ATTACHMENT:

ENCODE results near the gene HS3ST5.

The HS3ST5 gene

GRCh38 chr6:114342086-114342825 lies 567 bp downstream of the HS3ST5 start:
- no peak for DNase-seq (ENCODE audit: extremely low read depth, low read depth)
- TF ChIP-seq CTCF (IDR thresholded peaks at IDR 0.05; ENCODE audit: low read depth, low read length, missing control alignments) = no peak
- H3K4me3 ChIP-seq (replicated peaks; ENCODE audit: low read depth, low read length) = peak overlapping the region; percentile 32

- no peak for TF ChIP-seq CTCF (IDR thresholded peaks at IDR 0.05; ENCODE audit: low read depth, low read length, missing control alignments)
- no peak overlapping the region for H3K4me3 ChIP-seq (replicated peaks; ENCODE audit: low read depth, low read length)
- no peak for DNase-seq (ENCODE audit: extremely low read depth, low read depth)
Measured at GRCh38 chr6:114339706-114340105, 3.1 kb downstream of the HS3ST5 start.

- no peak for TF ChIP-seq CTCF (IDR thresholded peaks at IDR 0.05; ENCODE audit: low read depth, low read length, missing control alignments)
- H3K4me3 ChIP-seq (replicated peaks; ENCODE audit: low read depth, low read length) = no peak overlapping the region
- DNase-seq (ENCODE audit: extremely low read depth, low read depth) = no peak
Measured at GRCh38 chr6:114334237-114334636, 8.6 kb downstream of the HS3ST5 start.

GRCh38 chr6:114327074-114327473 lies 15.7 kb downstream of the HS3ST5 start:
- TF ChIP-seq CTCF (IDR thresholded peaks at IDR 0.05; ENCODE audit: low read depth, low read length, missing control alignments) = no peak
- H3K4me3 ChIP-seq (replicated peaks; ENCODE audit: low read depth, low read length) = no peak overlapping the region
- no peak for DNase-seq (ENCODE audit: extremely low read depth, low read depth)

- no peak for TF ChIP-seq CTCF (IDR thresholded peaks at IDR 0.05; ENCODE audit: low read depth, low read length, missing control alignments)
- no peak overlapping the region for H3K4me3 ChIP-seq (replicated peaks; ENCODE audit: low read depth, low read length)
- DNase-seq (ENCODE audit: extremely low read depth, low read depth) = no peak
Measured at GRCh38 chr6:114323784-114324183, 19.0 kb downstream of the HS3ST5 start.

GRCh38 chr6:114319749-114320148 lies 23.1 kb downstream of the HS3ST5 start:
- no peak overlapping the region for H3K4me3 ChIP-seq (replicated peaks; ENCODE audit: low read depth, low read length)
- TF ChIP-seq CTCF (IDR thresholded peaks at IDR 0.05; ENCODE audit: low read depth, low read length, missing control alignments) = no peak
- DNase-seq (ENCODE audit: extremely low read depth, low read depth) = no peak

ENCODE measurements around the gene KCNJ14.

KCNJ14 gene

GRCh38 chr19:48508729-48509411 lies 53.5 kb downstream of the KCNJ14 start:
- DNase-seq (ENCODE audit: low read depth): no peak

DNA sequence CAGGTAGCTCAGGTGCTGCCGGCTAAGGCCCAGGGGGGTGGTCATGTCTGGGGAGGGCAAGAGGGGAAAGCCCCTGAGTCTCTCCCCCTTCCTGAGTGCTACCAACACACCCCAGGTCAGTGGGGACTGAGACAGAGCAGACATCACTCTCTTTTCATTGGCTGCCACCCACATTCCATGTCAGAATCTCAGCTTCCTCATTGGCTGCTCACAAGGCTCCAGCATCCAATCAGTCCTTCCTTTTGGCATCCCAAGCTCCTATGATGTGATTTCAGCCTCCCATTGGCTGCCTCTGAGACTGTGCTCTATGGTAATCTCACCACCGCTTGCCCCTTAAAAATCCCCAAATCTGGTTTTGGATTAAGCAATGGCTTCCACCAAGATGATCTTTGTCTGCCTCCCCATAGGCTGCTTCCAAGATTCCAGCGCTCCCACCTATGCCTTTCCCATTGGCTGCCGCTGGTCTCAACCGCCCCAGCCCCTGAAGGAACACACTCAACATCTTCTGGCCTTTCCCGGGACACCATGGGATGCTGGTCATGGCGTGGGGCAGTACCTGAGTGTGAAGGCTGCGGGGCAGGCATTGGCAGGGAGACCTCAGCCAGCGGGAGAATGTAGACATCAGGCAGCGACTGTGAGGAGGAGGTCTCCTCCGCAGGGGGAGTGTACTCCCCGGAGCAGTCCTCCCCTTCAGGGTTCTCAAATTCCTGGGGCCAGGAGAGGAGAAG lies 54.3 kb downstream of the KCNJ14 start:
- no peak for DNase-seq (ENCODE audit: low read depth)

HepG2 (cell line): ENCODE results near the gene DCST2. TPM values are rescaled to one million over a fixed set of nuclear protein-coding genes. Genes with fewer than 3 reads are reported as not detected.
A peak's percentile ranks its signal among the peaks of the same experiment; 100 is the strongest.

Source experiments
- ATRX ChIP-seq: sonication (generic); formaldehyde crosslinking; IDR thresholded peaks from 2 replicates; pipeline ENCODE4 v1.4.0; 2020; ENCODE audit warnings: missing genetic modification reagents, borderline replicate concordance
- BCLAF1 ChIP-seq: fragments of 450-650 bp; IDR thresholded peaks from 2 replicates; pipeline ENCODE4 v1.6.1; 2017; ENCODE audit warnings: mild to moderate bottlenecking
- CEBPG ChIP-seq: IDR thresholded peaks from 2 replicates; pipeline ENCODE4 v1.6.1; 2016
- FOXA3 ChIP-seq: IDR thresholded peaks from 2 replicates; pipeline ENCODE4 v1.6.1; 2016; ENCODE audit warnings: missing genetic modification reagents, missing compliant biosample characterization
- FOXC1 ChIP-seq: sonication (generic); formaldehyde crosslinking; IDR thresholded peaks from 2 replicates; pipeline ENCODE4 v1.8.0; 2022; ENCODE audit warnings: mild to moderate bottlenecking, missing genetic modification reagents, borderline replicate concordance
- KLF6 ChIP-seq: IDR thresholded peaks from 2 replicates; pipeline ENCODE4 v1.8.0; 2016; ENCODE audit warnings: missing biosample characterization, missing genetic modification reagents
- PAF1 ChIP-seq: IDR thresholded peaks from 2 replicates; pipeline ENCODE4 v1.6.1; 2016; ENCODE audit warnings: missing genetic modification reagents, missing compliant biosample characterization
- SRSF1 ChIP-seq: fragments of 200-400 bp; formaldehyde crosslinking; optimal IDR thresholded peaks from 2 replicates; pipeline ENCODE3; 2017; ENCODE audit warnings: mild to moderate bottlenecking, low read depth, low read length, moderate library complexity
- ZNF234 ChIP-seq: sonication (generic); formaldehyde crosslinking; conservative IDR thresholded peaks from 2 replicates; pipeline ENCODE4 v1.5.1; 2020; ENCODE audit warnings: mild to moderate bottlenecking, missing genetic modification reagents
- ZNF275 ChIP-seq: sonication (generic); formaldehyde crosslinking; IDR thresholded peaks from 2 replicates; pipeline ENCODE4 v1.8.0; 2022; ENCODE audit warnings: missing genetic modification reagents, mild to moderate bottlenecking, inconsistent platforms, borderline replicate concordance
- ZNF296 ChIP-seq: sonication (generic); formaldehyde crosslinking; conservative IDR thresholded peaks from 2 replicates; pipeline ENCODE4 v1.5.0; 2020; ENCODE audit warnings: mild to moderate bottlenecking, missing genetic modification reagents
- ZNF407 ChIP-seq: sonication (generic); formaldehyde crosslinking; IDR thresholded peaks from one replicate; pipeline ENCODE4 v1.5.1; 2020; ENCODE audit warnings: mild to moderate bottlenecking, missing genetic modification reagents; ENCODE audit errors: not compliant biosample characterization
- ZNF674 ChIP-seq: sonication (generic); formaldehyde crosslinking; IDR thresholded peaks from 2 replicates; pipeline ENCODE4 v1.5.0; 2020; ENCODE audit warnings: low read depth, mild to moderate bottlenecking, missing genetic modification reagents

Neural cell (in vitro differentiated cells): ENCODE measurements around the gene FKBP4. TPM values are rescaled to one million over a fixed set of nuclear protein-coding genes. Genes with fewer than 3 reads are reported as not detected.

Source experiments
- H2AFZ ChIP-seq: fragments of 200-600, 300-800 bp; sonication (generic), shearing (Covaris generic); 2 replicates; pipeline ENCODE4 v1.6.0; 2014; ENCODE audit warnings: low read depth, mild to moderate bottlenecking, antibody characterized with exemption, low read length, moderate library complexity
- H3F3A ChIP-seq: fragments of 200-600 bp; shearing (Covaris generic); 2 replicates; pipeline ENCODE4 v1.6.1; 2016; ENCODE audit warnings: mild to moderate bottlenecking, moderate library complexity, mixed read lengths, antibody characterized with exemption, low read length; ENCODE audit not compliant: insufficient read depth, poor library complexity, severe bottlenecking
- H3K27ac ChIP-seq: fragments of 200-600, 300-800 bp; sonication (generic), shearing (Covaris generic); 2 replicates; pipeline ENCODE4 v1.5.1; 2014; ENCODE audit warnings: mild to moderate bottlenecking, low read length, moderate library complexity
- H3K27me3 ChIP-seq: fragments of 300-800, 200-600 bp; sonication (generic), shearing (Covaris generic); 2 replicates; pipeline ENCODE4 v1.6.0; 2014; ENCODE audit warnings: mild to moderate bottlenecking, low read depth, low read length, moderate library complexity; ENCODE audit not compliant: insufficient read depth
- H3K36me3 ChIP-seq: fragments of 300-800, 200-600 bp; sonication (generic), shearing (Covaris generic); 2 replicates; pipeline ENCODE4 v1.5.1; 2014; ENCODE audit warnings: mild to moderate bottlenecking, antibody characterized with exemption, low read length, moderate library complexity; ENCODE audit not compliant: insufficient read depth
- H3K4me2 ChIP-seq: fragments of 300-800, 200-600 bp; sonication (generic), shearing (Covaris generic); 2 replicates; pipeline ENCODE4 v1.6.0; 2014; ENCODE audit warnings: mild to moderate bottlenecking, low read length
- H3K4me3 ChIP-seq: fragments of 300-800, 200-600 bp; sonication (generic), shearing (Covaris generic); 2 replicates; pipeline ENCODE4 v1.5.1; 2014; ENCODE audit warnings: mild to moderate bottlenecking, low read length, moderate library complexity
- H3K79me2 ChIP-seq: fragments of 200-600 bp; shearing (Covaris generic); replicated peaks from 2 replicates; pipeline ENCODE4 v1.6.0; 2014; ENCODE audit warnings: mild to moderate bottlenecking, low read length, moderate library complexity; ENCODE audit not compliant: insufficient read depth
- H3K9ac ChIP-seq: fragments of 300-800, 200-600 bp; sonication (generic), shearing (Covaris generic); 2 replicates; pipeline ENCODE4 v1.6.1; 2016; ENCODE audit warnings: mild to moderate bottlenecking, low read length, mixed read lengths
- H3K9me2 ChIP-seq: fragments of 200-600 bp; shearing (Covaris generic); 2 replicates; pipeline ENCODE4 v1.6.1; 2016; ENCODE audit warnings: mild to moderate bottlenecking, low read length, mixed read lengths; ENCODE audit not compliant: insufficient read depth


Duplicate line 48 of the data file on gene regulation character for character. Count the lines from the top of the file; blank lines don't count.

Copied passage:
- ZNF674 ChIP-seq: sonication (generic); formaldehyde crosslinking; IDR thresholded peaks from 2 replicates; pipeline ENCODE4 v1.5.0; 2020; ENCODE audit warnings: low read depth, mild to moderate bottlenecking, missing genetic modification reagents